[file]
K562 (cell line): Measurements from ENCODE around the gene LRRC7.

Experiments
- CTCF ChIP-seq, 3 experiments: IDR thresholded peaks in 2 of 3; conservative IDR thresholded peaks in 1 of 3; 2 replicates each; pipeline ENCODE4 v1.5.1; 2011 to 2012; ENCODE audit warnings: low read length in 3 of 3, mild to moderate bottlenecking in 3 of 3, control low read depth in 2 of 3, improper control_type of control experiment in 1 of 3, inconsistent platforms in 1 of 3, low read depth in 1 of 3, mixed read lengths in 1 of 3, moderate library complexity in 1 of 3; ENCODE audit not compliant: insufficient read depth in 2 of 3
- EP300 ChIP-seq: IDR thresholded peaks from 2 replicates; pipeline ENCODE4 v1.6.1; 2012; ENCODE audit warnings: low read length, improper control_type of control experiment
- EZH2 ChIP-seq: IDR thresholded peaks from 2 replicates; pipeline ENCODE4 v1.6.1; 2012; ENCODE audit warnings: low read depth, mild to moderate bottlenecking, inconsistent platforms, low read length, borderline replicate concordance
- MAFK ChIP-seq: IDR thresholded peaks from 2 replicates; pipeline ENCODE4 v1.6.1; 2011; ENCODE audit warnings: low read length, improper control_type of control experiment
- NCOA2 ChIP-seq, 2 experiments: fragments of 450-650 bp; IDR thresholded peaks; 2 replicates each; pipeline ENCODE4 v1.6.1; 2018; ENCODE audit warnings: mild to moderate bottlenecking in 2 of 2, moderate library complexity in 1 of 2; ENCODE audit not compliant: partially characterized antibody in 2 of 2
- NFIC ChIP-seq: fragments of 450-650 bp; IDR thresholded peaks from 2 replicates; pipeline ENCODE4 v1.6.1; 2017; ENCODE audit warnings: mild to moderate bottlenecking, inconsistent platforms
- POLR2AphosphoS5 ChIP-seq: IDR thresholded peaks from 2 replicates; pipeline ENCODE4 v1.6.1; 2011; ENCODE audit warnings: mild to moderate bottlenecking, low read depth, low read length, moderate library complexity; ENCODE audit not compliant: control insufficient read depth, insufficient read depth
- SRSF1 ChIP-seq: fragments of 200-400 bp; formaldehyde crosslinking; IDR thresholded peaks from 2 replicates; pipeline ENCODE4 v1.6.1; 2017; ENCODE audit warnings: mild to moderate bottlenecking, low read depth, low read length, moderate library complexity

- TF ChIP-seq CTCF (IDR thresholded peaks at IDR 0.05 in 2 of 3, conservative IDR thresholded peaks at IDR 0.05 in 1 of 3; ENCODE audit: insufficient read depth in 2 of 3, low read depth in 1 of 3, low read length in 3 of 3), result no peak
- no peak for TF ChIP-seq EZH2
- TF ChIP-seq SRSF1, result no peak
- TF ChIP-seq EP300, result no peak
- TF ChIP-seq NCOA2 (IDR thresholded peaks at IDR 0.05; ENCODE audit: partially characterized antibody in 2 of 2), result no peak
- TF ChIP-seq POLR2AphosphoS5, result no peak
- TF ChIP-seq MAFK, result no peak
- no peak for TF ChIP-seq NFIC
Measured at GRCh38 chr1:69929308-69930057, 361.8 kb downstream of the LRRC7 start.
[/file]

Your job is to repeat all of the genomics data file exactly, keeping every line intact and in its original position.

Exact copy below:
K562 (cell line): Measurements from ENCODE around the gene LRRC7.

Experiments
- CTCF ChIP-seq, 3 experiments: IDR thresholded peaks in 2 of 3; conservative IDR thresholded peaks in 1 of 3; 2 replicates each; pipeline ENCODE4 v1.5.1; 2011 to 2012; ENCODE audit warnings: low read length in 3 of 3, mild to moderate bottlenecking in 3 of 3, control low read depth in 2 of 3, improper control_type of control experiment in 1 of 3, inconsistent platforms in 1 of 3, low read depth in 1 of 3, mixed read lengths in 1 of 3, moderate library complexity in 1 of 3; ENCODE audit not compliant: insufficient read depth in 2 of 3
- EP300 ChIP-seq: IDR thresholded peaks from 2 replicates; pipeline ENCODE4 v1.6.1; 2012; ENCODE audit warnings: low read length, improper control_type of control experiment
- EZH2 ChIP-seq: IDR thresholded peaks from 2 replicates; pipeline ENCODE4 v1.6.1; 2012; ENCODE audit warnings: low read depth, mild to moderate bottlenecking, inconsistent platforms, low read length, borderline replicate concordance
- MAFK ChIP-seq: IDR thresholded peaks from 2 replicates; pipeline ENCODE4 v1.6.1; 2011; ENCODE audit warnings: low read length, improper control_type of control experiment
- NCOA2 ChIP-seq, 2 experiments: fragments of 450-650 bp; IDR thresholded peaks; 2 replicates each; pipeline ENCODE4 v1.6.1; 2018; ENCODE audit warnings: mild to moderate bottlenecking in 2 of 2, moderate library complexity in 1 of 2; ENCODE audit not compliant: partially characterized antibody in 2 of 2
- NFIC ChIP-seq: fragments of 450-650 bp; IDR thresholded peaks from 2 replicates; pipeline ENCODE4 v1.6.1; 2017; ENCODE audit warnings: mild to moderate bottlenecking, inconsistent platforms
- POLR2AphosphoS5 ChIP-seq: IDR thresholded peaks from 2 replicates; pipeline ENCODE4 v1.6.1; 2011; ENCODE audit warnings: mild to moderate bottlenecking, low read depth, low read length, moderate library complexity; ENCODE audit not compliant: control insufficient read depth, insufficient read depth
- SRSF1 ChIP-seq: fragments of 200-400 bp; formaldehyde crosslinking; IDR thresholded peaks from 2 replicates; pipeline ENCODE4 v1.6.1; 2017; ENCODE audit warnings: mild to moderate bottlenecking, low read depth, low read length, moderate library complexity

- TF ChIP-seq CTCF (IDR thresholded peaks at IDR 0.05 in 2 of 3, conservative IDR thresholded peaks at IDR 0.05 in 1 of 3; ENCODE audit: insufficient read depth in 2 of 3, low read depth in 1 of 3, low read length in 3 of 3), result no peak
- no peak for TF ChIP-seq EZH2
- TF ChIP-seq SRSF1, result no peak
- TF ChIP-seq EP300, result no peak
- TF ChIP-seq NCOA2 (IDR thresholded peaks at IDR 0.05; ENCODE audit: partially characterized antibody in 2 of 2), result no peak
- TF ChIP-seq POLR2AphosphoS5, result no peak
- TF ChIP-seq MAFK, result no peak
- no peak for TF ChIP-seq NFIC
Measured at GRCh38 chr1:69929308-69930057, 361.8 kb downstream of the LRRC7 start.